After a while (which was not long or warm enough for anything but my beard to fully dry out), we figure we must have misjudged either our timing, or their locations, and they are likely some distance ahead of us by now. Since it was sort of a "walk this way, and we'll see you when we see you" kind of hunt, and we don't have a walky-talky, we decide the safest, smartest, and driest course of action is to head back to camp, try to find batteries for Mark's walky-talky, and try to let them know not to wait for us. Mark, being in better shape than I am, was kind enough to stop and wait for me every time he got about 1,000 feet ahead of me, until I could catch my breath. I am convinced that distance up hill is longer than distance down hill. We saw more deer on the trek back. The only difference between these deer and ones that we'd seen previously was that I wished I could shoot the deer we saw before, and these ones I merely wanted to ride back to camp.

Dead tired, still soaking wet, and wondering if we'd be able to make contact with the rest of the group and let them know not to wait for us at the bottom, we made our way back to camp to find Papa and Uncle Pat already there with a fire going. Pat, it turns out, had been in front of us, and Papa was on top of the adjacent mountain trying to swim through a bog or something. In the time we spent waiting for them and trying to dry out, they had hiked all the way down to the road, and got a ride back up to camp. Grandpa, for some reason, had given his walky-talky to Pat, who already had one, and was still sitting out in the wilderness somewhere. Don't worry, we didn't just leave him there. Mark went out to pick him up. I think he just drove up and down every road until he caught a glimpse of that bright orange hat.

We've decoded to break camp a day early (and who could blame us?), head out, and spend a night in a hotel. No elk, but all alive and in one piece. I get to call Erika tonight.

I think the French said it best when they said, in Latin, "Venari, ludere, lavari, bibere; Hoc est vivere!" - "To hunt, to play, to wash, to drink; This is to live!"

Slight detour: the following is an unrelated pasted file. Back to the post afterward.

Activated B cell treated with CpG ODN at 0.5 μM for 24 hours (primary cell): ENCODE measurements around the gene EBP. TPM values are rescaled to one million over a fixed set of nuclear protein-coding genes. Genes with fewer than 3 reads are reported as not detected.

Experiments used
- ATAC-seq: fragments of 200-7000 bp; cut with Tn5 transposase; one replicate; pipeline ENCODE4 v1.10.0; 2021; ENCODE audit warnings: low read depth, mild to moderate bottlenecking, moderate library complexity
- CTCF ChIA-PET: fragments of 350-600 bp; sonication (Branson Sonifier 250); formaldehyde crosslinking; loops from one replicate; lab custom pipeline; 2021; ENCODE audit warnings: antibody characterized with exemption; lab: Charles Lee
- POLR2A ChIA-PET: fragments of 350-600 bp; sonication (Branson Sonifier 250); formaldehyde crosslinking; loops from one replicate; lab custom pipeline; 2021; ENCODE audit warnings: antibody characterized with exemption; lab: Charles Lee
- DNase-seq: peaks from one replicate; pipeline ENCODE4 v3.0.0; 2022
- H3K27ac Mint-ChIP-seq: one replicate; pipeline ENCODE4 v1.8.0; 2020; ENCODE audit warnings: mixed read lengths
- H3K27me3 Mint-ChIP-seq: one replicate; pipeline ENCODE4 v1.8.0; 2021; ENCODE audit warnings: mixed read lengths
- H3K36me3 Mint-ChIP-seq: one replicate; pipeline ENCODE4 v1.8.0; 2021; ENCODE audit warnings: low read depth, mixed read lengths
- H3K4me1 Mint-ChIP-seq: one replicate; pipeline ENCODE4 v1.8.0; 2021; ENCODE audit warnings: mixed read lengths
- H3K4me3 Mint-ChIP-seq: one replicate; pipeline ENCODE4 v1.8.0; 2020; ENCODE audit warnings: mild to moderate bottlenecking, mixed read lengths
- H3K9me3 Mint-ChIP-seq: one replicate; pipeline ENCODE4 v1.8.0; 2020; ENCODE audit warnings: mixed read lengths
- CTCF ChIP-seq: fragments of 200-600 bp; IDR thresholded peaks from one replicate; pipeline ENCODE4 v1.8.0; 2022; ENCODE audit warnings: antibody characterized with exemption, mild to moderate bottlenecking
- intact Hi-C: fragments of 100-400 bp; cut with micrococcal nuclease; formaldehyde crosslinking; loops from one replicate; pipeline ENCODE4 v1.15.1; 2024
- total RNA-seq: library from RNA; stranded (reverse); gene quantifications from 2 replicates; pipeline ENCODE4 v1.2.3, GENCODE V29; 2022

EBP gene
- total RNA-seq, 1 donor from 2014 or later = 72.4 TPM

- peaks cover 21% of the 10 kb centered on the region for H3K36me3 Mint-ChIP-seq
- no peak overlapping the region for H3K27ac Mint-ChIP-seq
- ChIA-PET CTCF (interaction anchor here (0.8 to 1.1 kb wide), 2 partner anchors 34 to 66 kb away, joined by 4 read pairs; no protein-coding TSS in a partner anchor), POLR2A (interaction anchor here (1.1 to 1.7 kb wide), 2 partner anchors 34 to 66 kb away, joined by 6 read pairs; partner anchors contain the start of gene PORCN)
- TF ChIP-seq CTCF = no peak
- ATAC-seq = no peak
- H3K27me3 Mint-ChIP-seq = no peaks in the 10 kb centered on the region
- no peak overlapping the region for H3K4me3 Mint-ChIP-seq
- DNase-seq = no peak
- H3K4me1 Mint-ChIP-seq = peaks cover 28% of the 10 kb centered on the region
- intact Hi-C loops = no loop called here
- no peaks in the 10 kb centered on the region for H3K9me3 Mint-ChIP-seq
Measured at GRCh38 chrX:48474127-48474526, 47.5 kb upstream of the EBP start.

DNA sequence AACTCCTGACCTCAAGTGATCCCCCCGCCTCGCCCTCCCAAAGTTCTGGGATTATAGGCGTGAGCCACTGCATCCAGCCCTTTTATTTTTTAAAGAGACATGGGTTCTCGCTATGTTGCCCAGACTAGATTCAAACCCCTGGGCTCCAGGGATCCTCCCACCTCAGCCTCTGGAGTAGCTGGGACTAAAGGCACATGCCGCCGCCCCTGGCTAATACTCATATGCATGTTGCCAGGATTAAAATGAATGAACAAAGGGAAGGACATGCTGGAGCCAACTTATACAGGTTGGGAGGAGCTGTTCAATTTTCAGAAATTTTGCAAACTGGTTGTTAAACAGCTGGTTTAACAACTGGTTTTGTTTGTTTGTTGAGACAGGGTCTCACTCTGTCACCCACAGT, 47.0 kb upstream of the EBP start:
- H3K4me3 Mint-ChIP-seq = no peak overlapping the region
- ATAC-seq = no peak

Tuesday, November 9, 2010


Day 8. Saturday, Oct. 30th.

I burned my thumb on the edge of the stove this morning. Fortunately, I'm a manly man, and I didn't even wince until I was sure no one was looking.

Uncle Pat and my dad went up to the elk convention center this morning, hoping to find them all sleeping... or at least just standing around with their fingers up their noses. Grandpa took off with his gun and a chair, and will be sitting somewhere up the road. After we get more firewood cut (provided we can get Gabe's saw started) Mark and I will see if we can scare something up toward Pat and Papa. He refuses to carry the pistol, even though I'm sure he'd be a better shot if we got attacked by a cougar. Maybe, if we see one, I'll get the pistol out of the holster, and it will accidentally slip and land in his hand.

With the men-folk gone, Mark and I spent the morning cutting, splitting, and stacking firewood to let it dry, and kept the home fires burning. Mark did the cutting, and brought the wood to me, and I split and stacked it. The only trouble with stacking the wood around the fire is that the wood at the bottom tends to dry out fastest, and is difficult to get to when it needs to be added to the fire. Sometimes it actually catches fire before we can get to it. We got so busy with firewood that the rest of the group came back to camp before we were ready to head up and meet them.